Cycling New Zealand is delighted that it produced world-class performances on the track and a world-class event with the Tissot UCI Track World Cup that finished in Cambridge yesterday.
New Zealand was awarded the Best Overall Nation Award at the penultimate World Cup of the 2018-2019 season at the Avantidrome which offered important qualifying points for next month’s World Championships and ultimately to the Tokyo Olympics.
They won five of the 12 events along with two bronze medals and established national and world-class times in their performances.
“The event was a significant success as we again showed we can produce world-class events here in Cambridge which is a tribute to our events team,” said Jacques Landry, Acting CEO.
“On the track the whole team responded to the challenge, not only with success but with outstanding performances like the men’s team pursuit who recorded the second fastest time in history.
“We have a largely young team and a new coaching group and they will only grow from this experience.
“We also gave our young Performance Hub riders from the Vantage and Subway teams some invaluable experience and a chance to test themselves in the stress of a World Cup.
“We are thankful for the commercial backing from our sponsors especially the Grassroots Trust and for the support from fans who packed the Avantidrome.”
Australian Nathan Hart enjoyed a breakthrough victory in the men’s sprint, with two straight wins in the final over Polish champion Mateusz Rudyk.
The 25-year-old won the semifinal in two-straight rides over Frenchman Sebastien Vigier, both with emphatic performances, and he was equally untroubled in the final for his first World Cup sprint victory.
“I knew I was coming in here with good form. I have never even been on the podium before in a sprint so to come away with a gold I mean I am absolutely ecstatic,” said Hart. “I wouldn’t say it was a surprise to be honest I was feeling good all day and was really happy with how I raced.
“This is the third World Cup sprint I have done. I raced in late 2013 at Aguascalientes and didn’t even qualify and then it was a few years focusing on team sprint first wheel and it has just been the last couple of World Cups that I have had the opportunity to race the sprint.
Both New Zealand riders, Sam Webster and Ethan Mitchell, clocked the same time of 9.692s to be fourth and fifth fastest respectively, to bypass the first round and move to the 1/8th round.
Mitchell lost his first-round quarterfinal against Webster, but fought back to win the next two races and progress to the semifinal. However he was edged by the slimmest of margins on the line by Rudyk in two exciting semifinal rides. He was pipped in the bronze ride off over three rides against Vigier.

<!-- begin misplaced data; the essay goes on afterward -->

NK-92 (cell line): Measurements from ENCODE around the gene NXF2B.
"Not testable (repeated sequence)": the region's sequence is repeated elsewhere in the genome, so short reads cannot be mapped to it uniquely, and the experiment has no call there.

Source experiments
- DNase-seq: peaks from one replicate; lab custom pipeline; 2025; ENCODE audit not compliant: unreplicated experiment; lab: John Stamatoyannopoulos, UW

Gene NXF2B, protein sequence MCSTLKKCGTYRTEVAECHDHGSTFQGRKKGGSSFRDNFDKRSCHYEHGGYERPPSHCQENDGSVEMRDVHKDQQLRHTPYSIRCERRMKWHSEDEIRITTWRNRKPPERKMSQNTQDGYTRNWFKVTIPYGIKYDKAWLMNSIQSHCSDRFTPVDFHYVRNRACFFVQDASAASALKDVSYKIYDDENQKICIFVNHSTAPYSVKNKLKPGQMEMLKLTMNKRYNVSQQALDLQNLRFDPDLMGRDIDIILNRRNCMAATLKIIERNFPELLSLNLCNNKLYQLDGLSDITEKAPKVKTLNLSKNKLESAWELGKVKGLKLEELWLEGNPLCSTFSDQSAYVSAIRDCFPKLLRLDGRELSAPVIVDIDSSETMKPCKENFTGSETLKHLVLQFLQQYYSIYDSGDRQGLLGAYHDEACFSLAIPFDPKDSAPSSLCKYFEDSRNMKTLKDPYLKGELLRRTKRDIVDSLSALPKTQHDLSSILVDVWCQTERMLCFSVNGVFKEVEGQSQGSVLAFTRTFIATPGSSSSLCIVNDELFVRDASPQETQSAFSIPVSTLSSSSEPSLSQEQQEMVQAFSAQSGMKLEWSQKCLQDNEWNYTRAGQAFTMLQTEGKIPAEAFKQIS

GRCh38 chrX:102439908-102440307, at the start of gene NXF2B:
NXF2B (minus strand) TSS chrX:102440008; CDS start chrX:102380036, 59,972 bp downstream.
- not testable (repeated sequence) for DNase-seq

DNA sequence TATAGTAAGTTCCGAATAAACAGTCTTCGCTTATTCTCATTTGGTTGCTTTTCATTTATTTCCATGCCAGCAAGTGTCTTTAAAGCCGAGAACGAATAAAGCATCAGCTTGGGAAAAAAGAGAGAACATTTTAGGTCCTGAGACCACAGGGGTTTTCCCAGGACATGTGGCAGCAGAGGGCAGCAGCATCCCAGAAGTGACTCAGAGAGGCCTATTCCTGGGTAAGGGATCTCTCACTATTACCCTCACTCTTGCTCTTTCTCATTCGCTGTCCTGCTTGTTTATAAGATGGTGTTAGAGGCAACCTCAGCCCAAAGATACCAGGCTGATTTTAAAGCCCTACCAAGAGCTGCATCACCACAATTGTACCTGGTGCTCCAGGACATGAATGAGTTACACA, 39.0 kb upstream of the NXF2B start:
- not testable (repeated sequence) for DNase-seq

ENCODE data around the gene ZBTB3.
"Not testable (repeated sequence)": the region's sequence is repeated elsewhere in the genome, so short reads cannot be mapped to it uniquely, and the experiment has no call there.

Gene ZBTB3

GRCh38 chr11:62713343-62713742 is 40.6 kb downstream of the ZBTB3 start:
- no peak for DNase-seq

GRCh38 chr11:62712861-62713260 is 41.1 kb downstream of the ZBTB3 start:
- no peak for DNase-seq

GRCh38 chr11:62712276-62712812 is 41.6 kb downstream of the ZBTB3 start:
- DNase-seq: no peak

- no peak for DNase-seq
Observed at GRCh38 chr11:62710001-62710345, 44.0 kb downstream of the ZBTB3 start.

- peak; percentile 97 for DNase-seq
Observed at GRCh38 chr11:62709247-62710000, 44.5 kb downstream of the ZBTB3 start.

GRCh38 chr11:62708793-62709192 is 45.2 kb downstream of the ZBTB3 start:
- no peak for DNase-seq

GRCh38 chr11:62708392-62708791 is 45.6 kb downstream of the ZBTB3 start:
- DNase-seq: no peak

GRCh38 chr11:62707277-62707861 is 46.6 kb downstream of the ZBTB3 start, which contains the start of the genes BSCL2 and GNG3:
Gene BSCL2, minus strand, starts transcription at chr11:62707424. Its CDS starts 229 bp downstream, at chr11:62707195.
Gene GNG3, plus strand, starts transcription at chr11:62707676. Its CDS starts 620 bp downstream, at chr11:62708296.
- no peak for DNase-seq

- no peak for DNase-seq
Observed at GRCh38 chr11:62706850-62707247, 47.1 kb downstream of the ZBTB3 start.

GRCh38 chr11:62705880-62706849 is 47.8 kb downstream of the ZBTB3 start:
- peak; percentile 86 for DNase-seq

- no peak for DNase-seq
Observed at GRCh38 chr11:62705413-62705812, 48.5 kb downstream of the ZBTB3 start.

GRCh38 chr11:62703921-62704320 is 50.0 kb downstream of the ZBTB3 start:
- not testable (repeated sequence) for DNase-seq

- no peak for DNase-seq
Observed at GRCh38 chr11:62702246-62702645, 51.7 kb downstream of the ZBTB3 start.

Inaugural Madison world champions Jolien D’hoore and Lotte Kopecky of Belgium were the dominant force in the women’s Madison winning five of the eight sprints on route to the gold medal.
“The Italians are really strong, we knew them from races before, so we had some attention on them, but we just focused on the sprints and ourselves, and making a strong race, and that’s what helped us in the end,” said D’hoore.
After taking points in the opening two sprints a late charge by New Zealand’s Racquel Sheath and Rushlee Buchanan saw them take the final spot on the podium on nine points, two clear of Russia and Belarus.
“It gives us real confidence with our form over the three days including the Trade Team – to have them get fourth in the team pursuit shows the depth in our squad. Honestly the next four or five weeks leading to the worlds is going to be so exciting with everyone fighting for their spots. It’s an awesome place to be and I am confident we are going to make big gains,” Buchanan said of the New Zealand performances.
Martina Fidanza (Italy) unleashed her powerful turn of speed on the final lap to charge clear to scratch race gold ahead of Daria Pikulik (Poland) with Subway New Zealand Trade Team’s Jessie Hodges completing the podium.
Claudio Imhof from Switzerland took the narrowest of victories in the men’s omnium, winning the title by just one point from Raman Tsishkou of Belarus. Imhof’s consistency was key, finishing fourth in the scratch race, third in the tempo and third in the elimination, before controlling the points race to seal the victory.
“It was really a great day today. I started well in the scratch, which is not really my favourite discipline, but I managed to be in the top five and then I just tried to keep my discipline, keep my head up and push as hard as I can,” said Imhof.
Individual scratch race winner Christos Volikakis followed up on that form by winning the scratch race before eventually finishing fourth overall. New Zealand’s Regan Gough was eighth after the four event competition.
Hong Kong’s Lee Wai-sze has flexed her muscles again, adding the women’s keirin title to her sprint gold medal.
Lee did it the hard way in the final. Sitting in fourth place at the bell lap and forced wide over the final 250 metres, she won it in a photo finish from Great Britain’s Katy Marchant with the winning margin just four 1000ths of a second. Liubov Basova from Ukraine took the bronze medal.
World champion Nicky Degrendele of Belgium missed out on the final, as did New Zealand’s Natasha Hansen, eventually finishing 10th and 7th respectively.